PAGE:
Newspaper headlines around the world are ablaze with the news that the American Heart Association is recommending people stop taking vitamins for heart health. I know I've covered this in another article on this site, but this news from the AHA is receiving so much attention that it deserves a bit more commentary.
The first thing you have to do to understand this news is put the AHA in perspective. This is an organization that has for decades discredited and fought against the use of vitamins. The AHA has even strongly recommended for many years that people avoid virtually all dietary fats, including healthy fats that are unquestionably shown to enhance cardiovascular health. Why would the AHA offer advice that so obviously makes people ill? One reason might be that the AHA receives tremendous funding from pharmaceutical companies, and recommending nutritional supplements that actually enhance the health of patients would go against the financial interests of the pharmaceutical companies that market and sell drugs used to treat the symptoms of cardiovascular disease.
Thus, I believe the AHA is a highly politicized organization that is heavily influenced by the business interests of its primary financial supporters -- Big Pharma. Accordingly, any health advice from the AHA is tainted. In fact, it's worse that that: it's highly destructive advice that will probably land you in the hospital suffering from one or more chronic diseases.
Consider for a moment that physicians who follow the AHA's recommendations on heart disease have for years actually promoted extremely high-carbohydrate diets to their patients. I've met heart patients who were told to consume less than 10 grams a day of fat, and yet they could eat any amount of sugar that they wanted. Get this -- I've seen heart patients avoiding all fat, including the healthy fats like avocados, nuts, seeds, flax oil and so on, while they were consuming massive quantities of donuts, candy bars, sugars, soft drinks and other sweets. When I asked them why they were following such a ridiculous diet, they would turn to me and say, "Doctor's orders!" That's what you get from following the advice of the American Heart Association.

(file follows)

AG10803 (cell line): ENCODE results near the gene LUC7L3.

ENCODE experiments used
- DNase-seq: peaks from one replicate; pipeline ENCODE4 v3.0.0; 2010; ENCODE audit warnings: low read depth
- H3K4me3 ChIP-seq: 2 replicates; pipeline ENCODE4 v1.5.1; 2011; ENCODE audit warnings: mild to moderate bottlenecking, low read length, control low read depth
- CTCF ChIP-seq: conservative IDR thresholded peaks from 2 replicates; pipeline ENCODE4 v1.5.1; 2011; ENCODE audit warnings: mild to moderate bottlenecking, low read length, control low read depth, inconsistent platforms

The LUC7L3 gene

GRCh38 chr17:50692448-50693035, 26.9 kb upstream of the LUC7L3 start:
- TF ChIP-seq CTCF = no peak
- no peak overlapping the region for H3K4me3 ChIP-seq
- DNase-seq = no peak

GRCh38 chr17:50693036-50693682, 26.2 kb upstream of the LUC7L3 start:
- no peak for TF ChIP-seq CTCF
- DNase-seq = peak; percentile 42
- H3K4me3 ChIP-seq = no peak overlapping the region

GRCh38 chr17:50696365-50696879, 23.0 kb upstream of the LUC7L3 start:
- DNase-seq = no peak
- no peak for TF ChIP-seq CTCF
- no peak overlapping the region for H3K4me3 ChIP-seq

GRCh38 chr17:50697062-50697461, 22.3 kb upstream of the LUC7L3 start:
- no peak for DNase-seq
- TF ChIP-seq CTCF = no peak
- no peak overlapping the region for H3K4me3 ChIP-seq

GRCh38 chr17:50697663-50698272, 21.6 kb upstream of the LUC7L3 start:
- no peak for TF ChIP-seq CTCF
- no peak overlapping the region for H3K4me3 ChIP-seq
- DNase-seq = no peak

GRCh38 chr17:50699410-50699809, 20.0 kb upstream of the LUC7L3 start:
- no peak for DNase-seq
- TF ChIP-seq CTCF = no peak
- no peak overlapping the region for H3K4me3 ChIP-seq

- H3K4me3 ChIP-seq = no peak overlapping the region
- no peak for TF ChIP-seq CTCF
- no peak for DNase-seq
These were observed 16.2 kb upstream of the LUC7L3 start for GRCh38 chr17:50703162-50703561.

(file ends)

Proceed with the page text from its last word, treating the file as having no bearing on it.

The bottom line to all of this is when the AHA says people should stop taking vitamins, nutritionists like myself who really know about nutrition and the links between foods and disease can only laugh in response. It is ridiculous advice from an organization that has a long history of offering ridiculous advice, and whose advice is probably responsible for the deaths of tens of thousands of Americans who have suffered from heart disease and could have lived much longer if they had ignored the AHA.
About the author: Mike Adams is a natural health researcher, author and award-winning journalist with a passion for teaching people how to improve their health He is a prolific writer and has published thousands of articles, interviews, reports and consumer guides, and he has published numerous courses on preparedness and survival, including financial preparedness, emergency food supplies, urban survival and tactical self-defense. Adams is an honest, independent journalist and accepts no money or commissions on the third-party products he writes about or the companies he promotes. In 2010, Adams co-founded NaturalNews.com, a natural health video sharing site that has now grown in popularity. He also launched an online retailer of environmentally-friendly products (BetterLifeGoods.com) and uses a portion of its profits to help fund non-profit endeavors. He's also a veteran of the software technology industry, having founded a personalized mass email software product used to deliver email newsletters to subscribers. Adams also serves as the executive director of the Consumer Wellness Center, a non-profit consumer protection group, and practices nature photography, Capoeira, martial arts and organic gardening. He's also author a large number of health books offered by Truth Publishing and is the creator of numerous reference website including NaturalPedia.com and the free downloadable Honest Food Guide. His websites also include the free reference sites HerbReference.com and HealingFoodReference.com. Adams believes in free speech, free access to nutritional supplements and the innate healing ability of the human body.
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